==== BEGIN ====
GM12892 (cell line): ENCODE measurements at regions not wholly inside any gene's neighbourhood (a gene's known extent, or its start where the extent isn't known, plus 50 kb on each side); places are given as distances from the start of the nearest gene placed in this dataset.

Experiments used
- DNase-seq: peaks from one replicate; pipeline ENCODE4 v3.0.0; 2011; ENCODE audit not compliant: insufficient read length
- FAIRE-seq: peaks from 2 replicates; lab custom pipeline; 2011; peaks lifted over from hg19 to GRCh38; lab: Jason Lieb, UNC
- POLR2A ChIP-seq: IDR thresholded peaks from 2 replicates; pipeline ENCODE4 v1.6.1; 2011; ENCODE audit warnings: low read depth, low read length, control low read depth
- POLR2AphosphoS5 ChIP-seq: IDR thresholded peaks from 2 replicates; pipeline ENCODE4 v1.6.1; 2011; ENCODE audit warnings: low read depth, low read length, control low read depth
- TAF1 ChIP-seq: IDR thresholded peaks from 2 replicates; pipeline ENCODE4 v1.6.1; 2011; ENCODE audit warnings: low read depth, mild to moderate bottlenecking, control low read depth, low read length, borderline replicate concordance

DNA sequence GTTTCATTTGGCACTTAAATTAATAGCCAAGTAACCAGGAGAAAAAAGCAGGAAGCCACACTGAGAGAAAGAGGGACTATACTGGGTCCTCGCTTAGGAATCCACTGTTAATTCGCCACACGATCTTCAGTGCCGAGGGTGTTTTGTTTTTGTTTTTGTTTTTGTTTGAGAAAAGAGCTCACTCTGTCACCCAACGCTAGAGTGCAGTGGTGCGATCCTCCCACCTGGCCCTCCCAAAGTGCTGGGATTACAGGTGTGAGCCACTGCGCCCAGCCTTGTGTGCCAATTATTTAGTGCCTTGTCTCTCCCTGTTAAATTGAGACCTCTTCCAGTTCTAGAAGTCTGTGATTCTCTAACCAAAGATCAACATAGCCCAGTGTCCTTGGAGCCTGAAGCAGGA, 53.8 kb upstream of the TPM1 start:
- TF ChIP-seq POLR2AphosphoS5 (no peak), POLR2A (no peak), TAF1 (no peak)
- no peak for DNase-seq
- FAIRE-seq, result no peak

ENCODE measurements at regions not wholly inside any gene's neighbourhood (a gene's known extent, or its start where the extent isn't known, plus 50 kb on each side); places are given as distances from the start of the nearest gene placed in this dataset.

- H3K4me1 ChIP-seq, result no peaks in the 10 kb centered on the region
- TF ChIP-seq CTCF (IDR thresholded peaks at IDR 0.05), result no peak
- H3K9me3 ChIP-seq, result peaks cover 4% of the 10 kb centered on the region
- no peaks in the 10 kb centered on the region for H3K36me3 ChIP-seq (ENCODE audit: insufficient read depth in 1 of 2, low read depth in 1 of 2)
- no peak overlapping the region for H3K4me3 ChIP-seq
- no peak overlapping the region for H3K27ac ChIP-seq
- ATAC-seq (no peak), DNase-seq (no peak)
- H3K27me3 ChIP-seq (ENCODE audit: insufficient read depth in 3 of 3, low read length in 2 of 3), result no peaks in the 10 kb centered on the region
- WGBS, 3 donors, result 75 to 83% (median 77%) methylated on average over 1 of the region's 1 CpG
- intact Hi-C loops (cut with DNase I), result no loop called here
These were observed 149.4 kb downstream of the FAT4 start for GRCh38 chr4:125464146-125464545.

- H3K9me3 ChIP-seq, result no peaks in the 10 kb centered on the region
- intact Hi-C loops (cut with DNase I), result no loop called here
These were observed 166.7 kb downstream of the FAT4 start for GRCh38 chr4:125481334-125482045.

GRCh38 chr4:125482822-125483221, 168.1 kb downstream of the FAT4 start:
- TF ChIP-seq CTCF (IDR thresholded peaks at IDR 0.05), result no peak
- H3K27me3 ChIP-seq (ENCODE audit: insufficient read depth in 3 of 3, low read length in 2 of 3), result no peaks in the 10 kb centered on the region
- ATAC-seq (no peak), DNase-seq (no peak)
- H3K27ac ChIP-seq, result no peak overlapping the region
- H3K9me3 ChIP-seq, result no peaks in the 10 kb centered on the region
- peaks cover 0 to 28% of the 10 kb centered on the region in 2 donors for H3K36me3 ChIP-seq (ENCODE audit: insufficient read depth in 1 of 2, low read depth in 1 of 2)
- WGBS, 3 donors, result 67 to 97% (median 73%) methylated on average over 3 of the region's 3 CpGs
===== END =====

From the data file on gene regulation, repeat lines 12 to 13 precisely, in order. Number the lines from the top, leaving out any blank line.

ENCODE measurements at regions not wholly inside any gene's neighbourhood (a gene's known extent, or its start where the extent isn't known, plus 50 kb on each side); places are given as distances from the start of the nearest gene placed in this dataset.

- H3K4me1 ChIP-seq, result no peaks in the 10 kb centered on the region